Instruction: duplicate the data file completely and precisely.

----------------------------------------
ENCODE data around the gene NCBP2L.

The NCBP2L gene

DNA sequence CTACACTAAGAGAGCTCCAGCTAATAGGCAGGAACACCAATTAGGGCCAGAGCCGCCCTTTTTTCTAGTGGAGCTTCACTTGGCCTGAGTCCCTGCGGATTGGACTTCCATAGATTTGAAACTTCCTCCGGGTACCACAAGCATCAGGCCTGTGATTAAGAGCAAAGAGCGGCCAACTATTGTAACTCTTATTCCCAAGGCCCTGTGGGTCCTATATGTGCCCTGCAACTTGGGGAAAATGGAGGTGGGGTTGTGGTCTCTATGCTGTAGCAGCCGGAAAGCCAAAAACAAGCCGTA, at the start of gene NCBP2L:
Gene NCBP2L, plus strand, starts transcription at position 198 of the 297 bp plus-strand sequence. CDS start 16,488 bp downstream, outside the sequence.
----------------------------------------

ENCODE data around the gene NCBP2L.

The NCBP2L gene

DNA sequence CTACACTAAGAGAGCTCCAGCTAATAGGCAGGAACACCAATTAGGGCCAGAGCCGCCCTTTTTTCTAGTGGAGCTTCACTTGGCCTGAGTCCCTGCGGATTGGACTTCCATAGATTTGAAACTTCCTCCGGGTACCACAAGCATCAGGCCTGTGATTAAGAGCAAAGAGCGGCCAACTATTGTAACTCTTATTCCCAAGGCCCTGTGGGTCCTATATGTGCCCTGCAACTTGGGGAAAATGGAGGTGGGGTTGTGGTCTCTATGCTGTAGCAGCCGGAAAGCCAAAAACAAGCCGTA, at the start of gene NCBP2L:
Gene NCBP2L, plus strand, starts transcription at position 198 of the 297 bp plus-strand sequence. CDS start 16,488 bp downstream, outside the sequence.